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012: Time to Shop

I'm doing a Daily UI Design Challenge: designing a different screen each weekday for 100 days based on the prompt I receive in my email. Knowing very little about what sorts of prompts I'd receive, I decided to try my best to make all of my screens fit within a fictional travel-planning app, Let's Travel.I'm also writing about some of my UX considerations along the way.

 

Remember a couple of days ago, when I said I assumed I would have a chance to refine my hotel details page? Well, the opportunity came sooner than I expected. Day twelve's challenge was, "design an ecommerce shop". I focused on just iterating on the page I had already started, rather than building out the whole flow, so we don't get to the "add to cart" part of the shopping experience, but you can start to see how that would take shape:

Fun fact: I actually stayed at this hotel when I visited Venice a few years ago. It's quite nice.

As you can see, I did end up moving the share button. It's still prioritized, near the top of the page, but as I moved things around and added new content, the share button no longer worked in its initial position. Other prominent information on this page is the "starting at" price information, hotel images, and the "check availability" button, which is how the user would start the booking flow. Below that are hotel details and information about room types.

If you go to the Hotel Flora website (or any hotel website), you will see a lot more information than what I've shown here; e.g., events, photo galleries, and even a guestbook to sign. Some of this might be useful or even necessary content for certain types of travelers, such as people who like to consume a lot of diverse information before making a decision. However, it doesn't make sense to include all of it on a screen like this: a mobile view of the hotel within another app. Instead, we could consider linking to the hotel's website, so that users have an easy way to find more information. It would also be helpful to do some user research, to determine what is enough for the majority of our users. It may very well be more than what I've shown, but probably less than what I see when I go the hotel's own website.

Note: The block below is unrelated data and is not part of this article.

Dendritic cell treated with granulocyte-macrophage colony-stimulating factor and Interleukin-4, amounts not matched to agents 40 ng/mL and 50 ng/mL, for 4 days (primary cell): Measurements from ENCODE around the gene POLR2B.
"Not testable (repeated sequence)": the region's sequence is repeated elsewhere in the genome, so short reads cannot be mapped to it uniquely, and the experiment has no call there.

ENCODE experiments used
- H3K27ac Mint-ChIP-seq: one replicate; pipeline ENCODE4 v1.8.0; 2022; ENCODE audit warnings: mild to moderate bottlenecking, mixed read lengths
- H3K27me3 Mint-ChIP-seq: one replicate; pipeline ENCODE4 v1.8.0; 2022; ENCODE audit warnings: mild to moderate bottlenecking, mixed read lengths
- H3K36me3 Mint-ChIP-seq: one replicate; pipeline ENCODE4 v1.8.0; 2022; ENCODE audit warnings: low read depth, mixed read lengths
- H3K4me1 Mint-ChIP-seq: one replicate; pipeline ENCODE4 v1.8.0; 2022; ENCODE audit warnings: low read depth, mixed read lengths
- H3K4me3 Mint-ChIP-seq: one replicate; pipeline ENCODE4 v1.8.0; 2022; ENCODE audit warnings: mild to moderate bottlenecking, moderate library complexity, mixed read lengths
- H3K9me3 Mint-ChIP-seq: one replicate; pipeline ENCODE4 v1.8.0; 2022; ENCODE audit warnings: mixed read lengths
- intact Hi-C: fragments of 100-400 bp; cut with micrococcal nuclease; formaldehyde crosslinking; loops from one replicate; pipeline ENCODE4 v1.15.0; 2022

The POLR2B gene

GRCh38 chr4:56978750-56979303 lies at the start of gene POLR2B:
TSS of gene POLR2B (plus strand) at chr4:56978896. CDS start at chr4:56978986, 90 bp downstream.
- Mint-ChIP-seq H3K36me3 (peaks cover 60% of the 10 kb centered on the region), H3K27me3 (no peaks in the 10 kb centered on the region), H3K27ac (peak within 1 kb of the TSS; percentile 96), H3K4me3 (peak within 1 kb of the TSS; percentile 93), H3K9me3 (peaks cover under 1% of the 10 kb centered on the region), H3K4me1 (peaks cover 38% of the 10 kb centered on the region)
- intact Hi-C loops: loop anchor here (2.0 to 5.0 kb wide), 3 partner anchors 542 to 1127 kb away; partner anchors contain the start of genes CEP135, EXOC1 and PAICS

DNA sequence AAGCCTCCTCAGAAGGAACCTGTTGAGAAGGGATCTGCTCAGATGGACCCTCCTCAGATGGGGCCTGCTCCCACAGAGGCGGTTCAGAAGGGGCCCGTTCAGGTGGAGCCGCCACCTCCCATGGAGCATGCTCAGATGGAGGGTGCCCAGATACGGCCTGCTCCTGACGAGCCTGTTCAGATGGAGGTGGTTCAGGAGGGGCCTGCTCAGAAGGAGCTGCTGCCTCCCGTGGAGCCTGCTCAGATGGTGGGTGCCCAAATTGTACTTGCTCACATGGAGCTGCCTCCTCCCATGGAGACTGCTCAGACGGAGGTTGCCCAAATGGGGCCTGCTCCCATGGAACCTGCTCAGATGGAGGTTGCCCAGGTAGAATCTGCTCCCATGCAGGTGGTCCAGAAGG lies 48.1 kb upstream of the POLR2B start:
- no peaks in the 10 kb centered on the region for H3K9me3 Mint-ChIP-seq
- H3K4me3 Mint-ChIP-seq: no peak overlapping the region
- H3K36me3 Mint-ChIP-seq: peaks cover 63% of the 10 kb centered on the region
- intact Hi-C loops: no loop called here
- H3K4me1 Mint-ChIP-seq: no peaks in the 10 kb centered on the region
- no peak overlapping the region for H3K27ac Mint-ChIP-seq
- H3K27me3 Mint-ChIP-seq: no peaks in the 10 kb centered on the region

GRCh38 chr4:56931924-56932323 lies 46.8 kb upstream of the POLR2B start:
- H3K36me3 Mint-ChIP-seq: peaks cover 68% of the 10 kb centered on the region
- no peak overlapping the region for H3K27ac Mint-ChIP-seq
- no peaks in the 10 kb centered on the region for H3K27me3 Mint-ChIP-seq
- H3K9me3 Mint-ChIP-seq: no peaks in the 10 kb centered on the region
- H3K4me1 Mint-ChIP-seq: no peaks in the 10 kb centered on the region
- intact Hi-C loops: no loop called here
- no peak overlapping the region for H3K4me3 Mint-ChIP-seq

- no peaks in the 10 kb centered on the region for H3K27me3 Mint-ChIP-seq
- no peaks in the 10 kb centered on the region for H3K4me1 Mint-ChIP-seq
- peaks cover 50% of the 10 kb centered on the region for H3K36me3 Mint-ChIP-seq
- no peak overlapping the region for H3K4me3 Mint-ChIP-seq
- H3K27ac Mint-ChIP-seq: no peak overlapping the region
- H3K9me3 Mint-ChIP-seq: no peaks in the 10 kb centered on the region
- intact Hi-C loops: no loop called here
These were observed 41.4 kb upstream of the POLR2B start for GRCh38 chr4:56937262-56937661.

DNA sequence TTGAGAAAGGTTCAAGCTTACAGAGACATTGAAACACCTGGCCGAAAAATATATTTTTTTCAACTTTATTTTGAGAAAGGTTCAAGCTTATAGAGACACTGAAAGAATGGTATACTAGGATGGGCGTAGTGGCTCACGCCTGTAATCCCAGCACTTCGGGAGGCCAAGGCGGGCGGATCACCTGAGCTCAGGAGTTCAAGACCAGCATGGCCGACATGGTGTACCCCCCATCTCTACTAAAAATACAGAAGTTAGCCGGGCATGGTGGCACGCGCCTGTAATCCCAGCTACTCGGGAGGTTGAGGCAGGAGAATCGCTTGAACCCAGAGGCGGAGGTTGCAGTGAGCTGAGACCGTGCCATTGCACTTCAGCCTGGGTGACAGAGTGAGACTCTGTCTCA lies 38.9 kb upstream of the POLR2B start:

I didn't have the time to design the other screens, but here's roughly how I would expect the booking flow to work:

Obviously, the final flow would depend on a lot of things I'm not doing, or that I just don't know, like technical constraints, but it's a pretty standard flow. No need to reinvent the wheel here.

I also iterated on the share overlay, and ended up putting the "add to a trip" functionality within the overlay:

So now, you can add a hotel to a trip (new or existing), suggest it to a friend, or post to social media. I can imagine a future iteration pulling out the social media post options, in order to simplify this screen and separate distinct types of actions. In Android apps, the overflow menu in the header (launched using the three vertically-aligned dots) often includes a share option, so users would likely be comfortable accessing that functionality from there.

Hopefully I'll get an opportunity to build out the rest of the booking screens over the course of the Daily UI challenges, but if not, I'd like to come back and design them at some point anyway. I'd also like to dig more into what it looks like to add a hotel to a trip or share it with a friend, since those are key interactions for my app. We'll see what the future holds.

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